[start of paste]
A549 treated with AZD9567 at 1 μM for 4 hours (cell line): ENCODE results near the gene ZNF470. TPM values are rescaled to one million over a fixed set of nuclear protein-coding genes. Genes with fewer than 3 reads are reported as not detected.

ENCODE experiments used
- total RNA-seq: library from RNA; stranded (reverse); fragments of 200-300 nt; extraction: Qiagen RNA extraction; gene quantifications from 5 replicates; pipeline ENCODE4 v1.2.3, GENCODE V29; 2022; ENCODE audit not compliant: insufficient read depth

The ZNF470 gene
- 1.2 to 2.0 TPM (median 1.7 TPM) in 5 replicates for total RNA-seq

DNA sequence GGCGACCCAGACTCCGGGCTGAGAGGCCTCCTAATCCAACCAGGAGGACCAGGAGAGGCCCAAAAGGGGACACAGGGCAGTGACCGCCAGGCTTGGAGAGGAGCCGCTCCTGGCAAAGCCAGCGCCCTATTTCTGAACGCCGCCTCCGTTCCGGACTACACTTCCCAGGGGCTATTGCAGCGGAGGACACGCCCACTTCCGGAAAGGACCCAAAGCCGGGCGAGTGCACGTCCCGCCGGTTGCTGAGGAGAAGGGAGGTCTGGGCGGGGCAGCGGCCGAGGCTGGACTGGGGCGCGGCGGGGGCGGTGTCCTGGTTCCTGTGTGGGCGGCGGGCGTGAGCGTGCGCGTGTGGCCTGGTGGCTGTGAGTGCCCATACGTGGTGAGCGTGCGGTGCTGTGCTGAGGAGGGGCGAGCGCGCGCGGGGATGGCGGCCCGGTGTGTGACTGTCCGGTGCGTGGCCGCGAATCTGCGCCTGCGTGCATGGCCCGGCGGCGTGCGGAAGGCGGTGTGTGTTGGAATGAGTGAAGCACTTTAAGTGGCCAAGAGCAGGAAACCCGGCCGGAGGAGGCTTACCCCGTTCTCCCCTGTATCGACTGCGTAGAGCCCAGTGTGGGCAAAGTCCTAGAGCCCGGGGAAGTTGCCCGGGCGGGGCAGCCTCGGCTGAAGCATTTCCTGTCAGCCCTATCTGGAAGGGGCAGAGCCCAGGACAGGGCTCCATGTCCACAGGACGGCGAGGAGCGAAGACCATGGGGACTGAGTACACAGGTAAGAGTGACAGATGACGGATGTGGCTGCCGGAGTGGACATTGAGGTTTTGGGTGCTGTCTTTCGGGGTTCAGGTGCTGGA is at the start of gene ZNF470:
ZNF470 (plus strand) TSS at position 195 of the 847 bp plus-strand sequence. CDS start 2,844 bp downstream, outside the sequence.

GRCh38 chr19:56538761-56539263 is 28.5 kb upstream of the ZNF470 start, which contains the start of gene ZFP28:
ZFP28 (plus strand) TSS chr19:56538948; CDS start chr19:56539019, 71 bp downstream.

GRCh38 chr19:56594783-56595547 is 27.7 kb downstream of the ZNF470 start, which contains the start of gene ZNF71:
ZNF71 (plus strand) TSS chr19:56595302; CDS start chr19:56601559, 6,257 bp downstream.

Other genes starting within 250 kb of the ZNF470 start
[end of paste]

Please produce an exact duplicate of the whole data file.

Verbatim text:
A549 treated with AZD9567 at 1 μM for 4 hours (cell line): ENCODE results near the gene ZNF470. TPM values are rescaled to one million over a fixed set of nuclear protein-coding genes. Genes with fewer than 3 reads are reported as not detected.

ENCODE experiments used
- total RNA-seq: library from RNA; stranded (reverse); fragments of 200-300 nt; extraction: Qiagen RNA extraction; gene quantifications from 5 replicates; pipeline ENCODE4 v1.2.3, GENCODE V29; 2022; ENCODE audit not compliant: insufficient read depth

The ZNF470 gene
- 1.2 to 2.0 TPM (median 1.7 TPM) in 5 replicates for total RNA-seq

DNA sequence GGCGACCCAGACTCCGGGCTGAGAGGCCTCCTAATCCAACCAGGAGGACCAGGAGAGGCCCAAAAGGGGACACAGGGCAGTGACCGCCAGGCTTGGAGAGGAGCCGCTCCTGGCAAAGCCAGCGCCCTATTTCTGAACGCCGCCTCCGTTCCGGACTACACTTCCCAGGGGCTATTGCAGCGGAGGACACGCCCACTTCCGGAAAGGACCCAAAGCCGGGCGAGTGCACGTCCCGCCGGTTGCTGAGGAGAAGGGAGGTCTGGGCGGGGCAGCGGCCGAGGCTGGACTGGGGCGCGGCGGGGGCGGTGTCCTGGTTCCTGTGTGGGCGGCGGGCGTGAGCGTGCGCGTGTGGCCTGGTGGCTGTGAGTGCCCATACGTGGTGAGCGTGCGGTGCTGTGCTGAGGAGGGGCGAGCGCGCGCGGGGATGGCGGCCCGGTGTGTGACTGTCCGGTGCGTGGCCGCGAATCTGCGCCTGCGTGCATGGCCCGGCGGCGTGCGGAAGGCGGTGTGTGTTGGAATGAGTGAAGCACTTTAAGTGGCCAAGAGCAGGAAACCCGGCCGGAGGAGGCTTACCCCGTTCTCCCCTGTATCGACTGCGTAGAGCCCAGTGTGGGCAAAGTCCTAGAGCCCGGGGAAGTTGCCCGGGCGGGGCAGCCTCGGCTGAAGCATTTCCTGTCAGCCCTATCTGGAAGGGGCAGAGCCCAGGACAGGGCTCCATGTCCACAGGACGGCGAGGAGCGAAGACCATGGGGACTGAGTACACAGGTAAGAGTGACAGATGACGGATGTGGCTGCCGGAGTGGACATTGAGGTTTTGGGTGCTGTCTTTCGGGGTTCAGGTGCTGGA is at the start of gene ZNF470:
ZNF470 (plus strand) TSS at position 195 of the 847 bp plus-strand sequence. CDS start 2,844 bp downstream, outside the sequence.

GRCh38 chr19:56538761-56539263 is 28.5 kb upstream of the ZNF470 start, which contains the start of gene ZFP28:
ZFP28 (plus strand) TSS chr19:56538948; CDS start chr19:56539019, 71 bp downstream.

GRCh38 chr19:56594783-56595547 is 27.7 kb downstream of the ZNF470 start, which contains the start of gene ZNF71:
ZNF71 (plus strand) TSS chr19:56595302; CDS start chr19:56601559, 6,257 bp downstream.

Other genes starting within 250 kb of the ZNF470 start